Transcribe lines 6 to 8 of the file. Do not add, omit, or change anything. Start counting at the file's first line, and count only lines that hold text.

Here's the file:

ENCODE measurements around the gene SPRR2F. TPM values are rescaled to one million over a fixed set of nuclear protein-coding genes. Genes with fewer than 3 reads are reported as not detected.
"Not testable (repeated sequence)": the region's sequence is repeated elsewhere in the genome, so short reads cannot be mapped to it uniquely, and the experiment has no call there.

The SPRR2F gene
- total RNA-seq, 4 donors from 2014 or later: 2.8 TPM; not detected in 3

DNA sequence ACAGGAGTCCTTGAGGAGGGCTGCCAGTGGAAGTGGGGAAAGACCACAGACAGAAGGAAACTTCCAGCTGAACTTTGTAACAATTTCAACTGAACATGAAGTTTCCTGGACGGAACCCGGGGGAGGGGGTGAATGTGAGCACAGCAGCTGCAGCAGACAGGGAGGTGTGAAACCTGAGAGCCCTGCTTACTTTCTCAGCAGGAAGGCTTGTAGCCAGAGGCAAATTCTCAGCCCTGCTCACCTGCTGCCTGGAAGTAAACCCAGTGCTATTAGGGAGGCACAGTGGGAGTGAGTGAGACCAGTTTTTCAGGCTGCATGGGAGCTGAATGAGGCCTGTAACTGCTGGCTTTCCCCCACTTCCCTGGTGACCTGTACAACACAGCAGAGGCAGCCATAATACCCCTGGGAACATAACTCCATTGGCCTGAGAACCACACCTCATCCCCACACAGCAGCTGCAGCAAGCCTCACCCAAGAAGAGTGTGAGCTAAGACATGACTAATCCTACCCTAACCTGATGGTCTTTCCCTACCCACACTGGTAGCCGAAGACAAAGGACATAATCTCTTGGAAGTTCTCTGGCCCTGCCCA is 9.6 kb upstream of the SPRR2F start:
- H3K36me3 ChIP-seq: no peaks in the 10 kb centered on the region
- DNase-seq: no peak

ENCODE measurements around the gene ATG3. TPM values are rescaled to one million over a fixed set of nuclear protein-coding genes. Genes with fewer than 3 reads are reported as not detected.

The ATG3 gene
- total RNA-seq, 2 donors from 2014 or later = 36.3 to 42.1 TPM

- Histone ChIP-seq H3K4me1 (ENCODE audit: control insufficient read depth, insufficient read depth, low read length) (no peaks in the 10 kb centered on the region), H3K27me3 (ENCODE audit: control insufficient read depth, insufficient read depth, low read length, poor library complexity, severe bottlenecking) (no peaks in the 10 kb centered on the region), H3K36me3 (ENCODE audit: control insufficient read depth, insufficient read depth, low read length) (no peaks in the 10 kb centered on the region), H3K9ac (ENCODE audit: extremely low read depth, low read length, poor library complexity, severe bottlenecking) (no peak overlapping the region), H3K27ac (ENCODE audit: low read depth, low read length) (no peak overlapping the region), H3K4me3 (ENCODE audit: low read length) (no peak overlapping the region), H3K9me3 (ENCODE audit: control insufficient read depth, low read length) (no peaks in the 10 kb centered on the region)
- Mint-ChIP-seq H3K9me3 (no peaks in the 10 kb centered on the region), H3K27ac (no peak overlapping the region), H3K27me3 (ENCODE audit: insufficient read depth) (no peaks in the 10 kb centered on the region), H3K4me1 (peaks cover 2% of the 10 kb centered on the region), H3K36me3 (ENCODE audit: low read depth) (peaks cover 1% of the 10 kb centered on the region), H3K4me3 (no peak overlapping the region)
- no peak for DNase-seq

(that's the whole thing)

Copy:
- H3K36me3 ChIP-seq: no peaks in the 10 kb centered on the region
- DNase-seq: no peak

ENCODE measurements around the gene ATG3. TPM values are rescaled to one million over a fixed set of nuclear protein-coding genes. Genes with fewer than 3 reads are reported as not detected.